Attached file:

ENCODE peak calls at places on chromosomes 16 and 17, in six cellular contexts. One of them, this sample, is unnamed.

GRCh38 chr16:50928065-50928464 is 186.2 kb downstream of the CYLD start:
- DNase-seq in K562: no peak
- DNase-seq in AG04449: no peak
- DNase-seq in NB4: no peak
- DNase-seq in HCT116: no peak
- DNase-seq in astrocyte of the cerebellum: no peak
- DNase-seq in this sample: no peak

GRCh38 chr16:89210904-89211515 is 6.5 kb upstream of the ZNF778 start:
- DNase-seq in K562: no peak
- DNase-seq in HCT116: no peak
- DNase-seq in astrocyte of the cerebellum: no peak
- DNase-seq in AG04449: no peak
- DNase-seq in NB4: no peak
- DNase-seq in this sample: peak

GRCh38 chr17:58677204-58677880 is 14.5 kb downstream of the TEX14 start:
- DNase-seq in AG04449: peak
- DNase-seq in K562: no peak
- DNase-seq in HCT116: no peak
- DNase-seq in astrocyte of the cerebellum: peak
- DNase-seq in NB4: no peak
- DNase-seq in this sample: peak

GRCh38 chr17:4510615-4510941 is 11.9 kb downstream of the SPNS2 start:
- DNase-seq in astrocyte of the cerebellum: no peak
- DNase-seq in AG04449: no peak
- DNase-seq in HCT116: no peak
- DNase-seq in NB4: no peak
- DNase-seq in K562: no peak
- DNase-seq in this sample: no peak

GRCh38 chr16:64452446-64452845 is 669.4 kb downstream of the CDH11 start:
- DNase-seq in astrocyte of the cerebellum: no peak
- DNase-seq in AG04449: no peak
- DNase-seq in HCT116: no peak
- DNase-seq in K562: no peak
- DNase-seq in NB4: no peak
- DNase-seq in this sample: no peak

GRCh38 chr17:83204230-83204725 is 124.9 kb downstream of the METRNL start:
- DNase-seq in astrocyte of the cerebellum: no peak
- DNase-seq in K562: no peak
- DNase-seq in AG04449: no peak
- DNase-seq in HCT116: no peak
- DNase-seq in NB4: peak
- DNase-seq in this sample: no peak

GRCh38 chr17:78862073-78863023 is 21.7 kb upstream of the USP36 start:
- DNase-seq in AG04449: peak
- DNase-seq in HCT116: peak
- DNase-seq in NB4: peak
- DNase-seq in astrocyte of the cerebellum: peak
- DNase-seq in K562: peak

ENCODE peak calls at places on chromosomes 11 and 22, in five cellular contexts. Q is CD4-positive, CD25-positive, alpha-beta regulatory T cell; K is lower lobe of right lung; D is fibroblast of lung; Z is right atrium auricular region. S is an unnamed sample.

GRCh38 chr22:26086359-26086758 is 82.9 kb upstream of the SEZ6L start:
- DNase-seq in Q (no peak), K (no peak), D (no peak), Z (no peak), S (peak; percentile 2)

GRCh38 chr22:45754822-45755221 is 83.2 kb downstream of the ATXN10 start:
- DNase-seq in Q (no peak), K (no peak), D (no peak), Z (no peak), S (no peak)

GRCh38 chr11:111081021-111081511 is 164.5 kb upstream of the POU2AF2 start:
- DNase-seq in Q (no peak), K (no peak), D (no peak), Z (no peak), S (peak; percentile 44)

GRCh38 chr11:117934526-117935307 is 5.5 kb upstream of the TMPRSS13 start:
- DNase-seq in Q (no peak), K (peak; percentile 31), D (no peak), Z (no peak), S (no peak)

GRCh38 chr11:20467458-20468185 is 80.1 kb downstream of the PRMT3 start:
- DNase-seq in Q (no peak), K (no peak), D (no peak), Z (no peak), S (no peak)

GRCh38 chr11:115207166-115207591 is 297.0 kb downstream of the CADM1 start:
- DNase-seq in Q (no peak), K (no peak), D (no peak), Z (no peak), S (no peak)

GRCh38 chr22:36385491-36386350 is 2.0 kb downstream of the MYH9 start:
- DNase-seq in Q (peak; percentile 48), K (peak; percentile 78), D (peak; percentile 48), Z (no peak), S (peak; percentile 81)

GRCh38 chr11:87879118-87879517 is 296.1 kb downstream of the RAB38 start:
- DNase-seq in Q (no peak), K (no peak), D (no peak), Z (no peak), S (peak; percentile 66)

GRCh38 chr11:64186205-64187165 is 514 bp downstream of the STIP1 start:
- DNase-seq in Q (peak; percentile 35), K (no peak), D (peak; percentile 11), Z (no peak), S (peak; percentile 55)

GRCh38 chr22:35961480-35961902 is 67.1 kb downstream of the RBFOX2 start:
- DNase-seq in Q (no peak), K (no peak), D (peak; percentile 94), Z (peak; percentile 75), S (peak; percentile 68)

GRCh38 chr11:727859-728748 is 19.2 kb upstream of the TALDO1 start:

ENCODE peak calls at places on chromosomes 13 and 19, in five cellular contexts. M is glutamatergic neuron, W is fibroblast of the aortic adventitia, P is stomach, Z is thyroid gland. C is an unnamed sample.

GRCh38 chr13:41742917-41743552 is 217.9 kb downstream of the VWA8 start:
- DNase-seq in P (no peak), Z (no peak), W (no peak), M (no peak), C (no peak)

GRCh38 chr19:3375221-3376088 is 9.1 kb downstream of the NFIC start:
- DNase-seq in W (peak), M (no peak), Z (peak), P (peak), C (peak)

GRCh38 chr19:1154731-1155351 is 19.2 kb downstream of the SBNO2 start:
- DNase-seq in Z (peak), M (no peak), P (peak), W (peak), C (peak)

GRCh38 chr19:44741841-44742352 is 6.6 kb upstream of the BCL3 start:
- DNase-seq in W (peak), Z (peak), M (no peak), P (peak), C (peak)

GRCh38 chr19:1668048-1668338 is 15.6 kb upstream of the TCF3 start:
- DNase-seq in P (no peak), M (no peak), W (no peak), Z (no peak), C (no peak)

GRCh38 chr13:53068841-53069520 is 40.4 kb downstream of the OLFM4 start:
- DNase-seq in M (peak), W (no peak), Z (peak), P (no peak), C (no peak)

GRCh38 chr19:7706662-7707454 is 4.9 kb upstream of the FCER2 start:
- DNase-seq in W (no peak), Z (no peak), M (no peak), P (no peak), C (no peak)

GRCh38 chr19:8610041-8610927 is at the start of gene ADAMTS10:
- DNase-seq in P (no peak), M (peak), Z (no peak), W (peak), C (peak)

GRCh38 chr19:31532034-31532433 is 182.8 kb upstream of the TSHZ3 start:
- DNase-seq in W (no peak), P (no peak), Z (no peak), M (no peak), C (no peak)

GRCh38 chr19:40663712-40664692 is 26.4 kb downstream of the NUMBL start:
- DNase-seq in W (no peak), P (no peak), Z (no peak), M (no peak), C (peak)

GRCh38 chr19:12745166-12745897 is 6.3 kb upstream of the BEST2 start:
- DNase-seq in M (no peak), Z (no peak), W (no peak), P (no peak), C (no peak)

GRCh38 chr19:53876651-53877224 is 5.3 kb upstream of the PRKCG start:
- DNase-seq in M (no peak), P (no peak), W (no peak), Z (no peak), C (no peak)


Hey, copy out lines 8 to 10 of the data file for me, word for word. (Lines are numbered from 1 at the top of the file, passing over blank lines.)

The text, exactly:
- DNase-seq in this sample: no peak

GRCh38 chr16:89210904-89211515 is 6.5 kb upstream of the ZNF778 start:
- DNase-seq in K562: no peak